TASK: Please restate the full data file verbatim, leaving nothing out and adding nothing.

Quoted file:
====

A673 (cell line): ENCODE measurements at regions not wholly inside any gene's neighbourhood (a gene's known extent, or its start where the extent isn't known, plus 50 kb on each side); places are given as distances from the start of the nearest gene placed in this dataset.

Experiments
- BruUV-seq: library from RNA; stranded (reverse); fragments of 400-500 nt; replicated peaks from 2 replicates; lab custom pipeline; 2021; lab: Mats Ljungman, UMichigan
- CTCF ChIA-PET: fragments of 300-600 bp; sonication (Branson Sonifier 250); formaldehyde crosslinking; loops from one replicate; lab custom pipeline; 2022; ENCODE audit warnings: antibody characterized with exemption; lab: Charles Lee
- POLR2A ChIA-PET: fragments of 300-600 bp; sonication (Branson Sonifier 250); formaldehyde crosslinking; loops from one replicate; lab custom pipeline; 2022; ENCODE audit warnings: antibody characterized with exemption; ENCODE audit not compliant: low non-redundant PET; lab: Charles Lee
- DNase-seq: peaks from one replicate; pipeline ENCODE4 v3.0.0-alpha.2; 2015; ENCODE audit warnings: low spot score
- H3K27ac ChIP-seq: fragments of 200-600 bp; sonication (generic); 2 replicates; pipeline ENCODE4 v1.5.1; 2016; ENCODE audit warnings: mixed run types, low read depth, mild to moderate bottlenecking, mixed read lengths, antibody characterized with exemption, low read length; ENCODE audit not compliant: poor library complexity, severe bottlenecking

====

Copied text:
A673 (cell line): ENCODE measurements at regions not wholly inside any gene's neighbourhood (a gene's known extent, or its start where the extent isn't known, plus 50 kb on each side); places are given as distances from the start of the nearest gene placed in this dataset.

Experiments
- BruUV-seq: library from RNA; stranded (reverse); fragments of 400-500 nt; replicated peaks from 2 replicates; lab custom pipeline; 2021; lab: Mats Ljungman, UMichigan
- CTCF ChIA-PET: fragments of 300-600 bp; sonication (Branson Sonifier 250); formaldehyde crosslinking; loops from one replicate; lab custom pipeline; 2022; ENCODE audit warnings: antibody characterized with exemption; lab: Charles Lee
- POLR2A ChIA-PET: fragments of 300-600 bp; sonication (Branson Sonifier 250); formaldehyde crosslinking; loops from one replicate; lab custom pipeline; 2022; ENCODE audit warnings: antibody characterized with exemption; ENCODE audit not compliant: low non-redundant PET; lab: Charles Lee
- DNase-seq: peaks from one replicate; pipeline ENCODE4 v3.0.0-alpha.2; 2015; ENCODE audit warnings: low spot score
- H3K27ac ChIP-seq: fragments of 200-600 bp; sonication (generic); 2 replicates; pipeline ENCODE4 v1.5.1; 2016; ENCODE audit warnings: mixed run types, low read depth, mild to moderate bottlenecking, mixed read lengths, antibody characterized with exemption, low read length; ENCODE audit not compliant: poor library complexity, severe bottlenecking